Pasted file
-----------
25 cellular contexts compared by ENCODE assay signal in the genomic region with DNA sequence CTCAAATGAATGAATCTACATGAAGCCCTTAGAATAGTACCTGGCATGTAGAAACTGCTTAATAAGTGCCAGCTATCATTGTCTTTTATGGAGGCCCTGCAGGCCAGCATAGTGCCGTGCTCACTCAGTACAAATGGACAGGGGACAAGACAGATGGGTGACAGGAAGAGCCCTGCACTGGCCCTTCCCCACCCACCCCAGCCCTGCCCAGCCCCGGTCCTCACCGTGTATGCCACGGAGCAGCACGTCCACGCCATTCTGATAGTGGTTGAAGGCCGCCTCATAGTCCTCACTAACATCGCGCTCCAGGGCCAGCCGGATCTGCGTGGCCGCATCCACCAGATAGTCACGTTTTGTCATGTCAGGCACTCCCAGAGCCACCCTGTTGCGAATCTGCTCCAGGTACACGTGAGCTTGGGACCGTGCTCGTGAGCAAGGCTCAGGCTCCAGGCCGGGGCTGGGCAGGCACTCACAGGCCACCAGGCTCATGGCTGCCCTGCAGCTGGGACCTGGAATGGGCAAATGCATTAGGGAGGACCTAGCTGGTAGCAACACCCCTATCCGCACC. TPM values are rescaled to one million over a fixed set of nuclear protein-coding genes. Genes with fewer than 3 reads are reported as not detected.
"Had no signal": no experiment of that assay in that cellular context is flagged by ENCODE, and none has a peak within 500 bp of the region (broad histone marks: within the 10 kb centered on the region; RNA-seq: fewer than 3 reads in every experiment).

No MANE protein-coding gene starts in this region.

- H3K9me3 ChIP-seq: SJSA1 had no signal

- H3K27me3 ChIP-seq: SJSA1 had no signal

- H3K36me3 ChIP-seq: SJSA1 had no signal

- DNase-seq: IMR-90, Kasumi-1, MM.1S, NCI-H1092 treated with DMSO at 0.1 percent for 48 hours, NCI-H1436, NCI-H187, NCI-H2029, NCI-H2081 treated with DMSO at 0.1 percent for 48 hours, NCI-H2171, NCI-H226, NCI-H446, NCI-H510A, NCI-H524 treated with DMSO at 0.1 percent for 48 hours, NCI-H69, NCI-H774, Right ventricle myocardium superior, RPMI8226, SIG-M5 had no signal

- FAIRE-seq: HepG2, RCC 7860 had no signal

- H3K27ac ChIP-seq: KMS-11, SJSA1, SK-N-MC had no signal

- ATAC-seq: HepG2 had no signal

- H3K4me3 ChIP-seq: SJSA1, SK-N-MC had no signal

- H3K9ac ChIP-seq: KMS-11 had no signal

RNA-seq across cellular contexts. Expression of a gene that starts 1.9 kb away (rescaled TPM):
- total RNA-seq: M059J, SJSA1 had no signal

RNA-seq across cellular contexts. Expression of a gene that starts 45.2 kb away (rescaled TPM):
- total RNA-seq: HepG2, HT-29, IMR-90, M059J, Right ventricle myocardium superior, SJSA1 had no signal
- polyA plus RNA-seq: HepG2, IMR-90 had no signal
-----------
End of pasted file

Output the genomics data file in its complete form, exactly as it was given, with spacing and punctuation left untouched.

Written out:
25 cellular contexts compared by ENCODE assay signal in the genomic region with DNA sequence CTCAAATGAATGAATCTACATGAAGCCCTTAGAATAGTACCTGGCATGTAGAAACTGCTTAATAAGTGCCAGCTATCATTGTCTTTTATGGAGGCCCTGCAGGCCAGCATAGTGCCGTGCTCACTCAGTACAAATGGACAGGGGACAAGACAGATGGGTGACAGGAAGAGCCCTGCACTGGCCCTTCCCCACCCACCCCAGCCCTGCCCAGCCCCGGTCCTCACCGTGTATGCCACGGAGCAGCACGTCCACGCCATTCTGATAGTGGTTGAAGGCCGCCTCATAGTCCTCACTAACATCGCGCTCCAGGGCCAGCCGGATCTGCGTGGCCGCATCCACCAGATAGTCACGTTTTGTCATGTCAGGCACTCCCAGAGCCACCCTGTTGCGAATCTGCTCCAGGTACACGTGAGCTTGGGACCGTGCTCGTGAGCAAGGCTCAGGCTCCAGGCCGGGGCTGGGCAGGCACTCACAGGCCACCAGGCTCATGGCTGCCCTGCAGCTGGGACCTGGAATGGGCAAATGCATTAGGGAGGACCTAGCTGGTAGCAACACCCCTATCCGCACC. TPM values are rescaled to one million over a fixed set of nuclear protein-coding genes. Genes with fewer than 3 reads are reported as not detected.
"Had no signal": no experiment of that assay in that cellular context is flagged by ENCODE, and none has a peak within 500 bp of the region (broad histone marks: within the 10 kb centered on the region; RNA-seq: fewer than 3 reads in every experiment).

No MANE protein-coding gene starts in this region.

- H3K9me3 ChIP-seq: SJSA1 had no signal

- H3K27me3 ChIP-seq: SJSA1 had no signal

- H3K36me3 ChIP-seq: SJSA1 had no signal

- DNase-seq: IMR-90, Kasumi-1, MM.1S, NCI-H1092 treated with DMSO at 0.1 percent for 48 hours, NCI-H1436, NCI-H187, NCI-H2029, NCI-H2081 treated with DMSO at 0.1 percent for 48 hours, NCI-H2171, NCI-H226, NCI-H446, NCI-H510A, NCI-H524 treated with DMSO at 0.1 percent for 48 hours, NCI-H69, NCI-H774, Right ventricle myocardium superior, RPMI8226, SIG-M5 had no signal

- FAIRE-seq: HepG2, RCC 7860 had no signal

- H3K27ac ChIP-seq: KMS-11, SJSA1, SK-N-MC had no signal

- ATAC-seq: HepG2 had no signal

- H3K4me3 ChIP-seq: SJSA1, SK-N-MC had no signal

- H3K9ac ChIP-seq: KMS-11 had no signal

RNA-seq across cellular contexts. Expression of a gene that starts 1.9 kb away (rescaled TPM):
- total RNA-seq: M059J, SJSA1 had no signal

RNA-seq across cellular contexts. Expression of a gene that starts 45.2 kb away (rescaled TPM):
- total RNA-seq: HepG2, HT-29, IMR-90, M059J, Right ventricle myocardium superior, SJSA1 had no signal
- polyA plus RNA-seq: HepG2, IMR-90 had no signal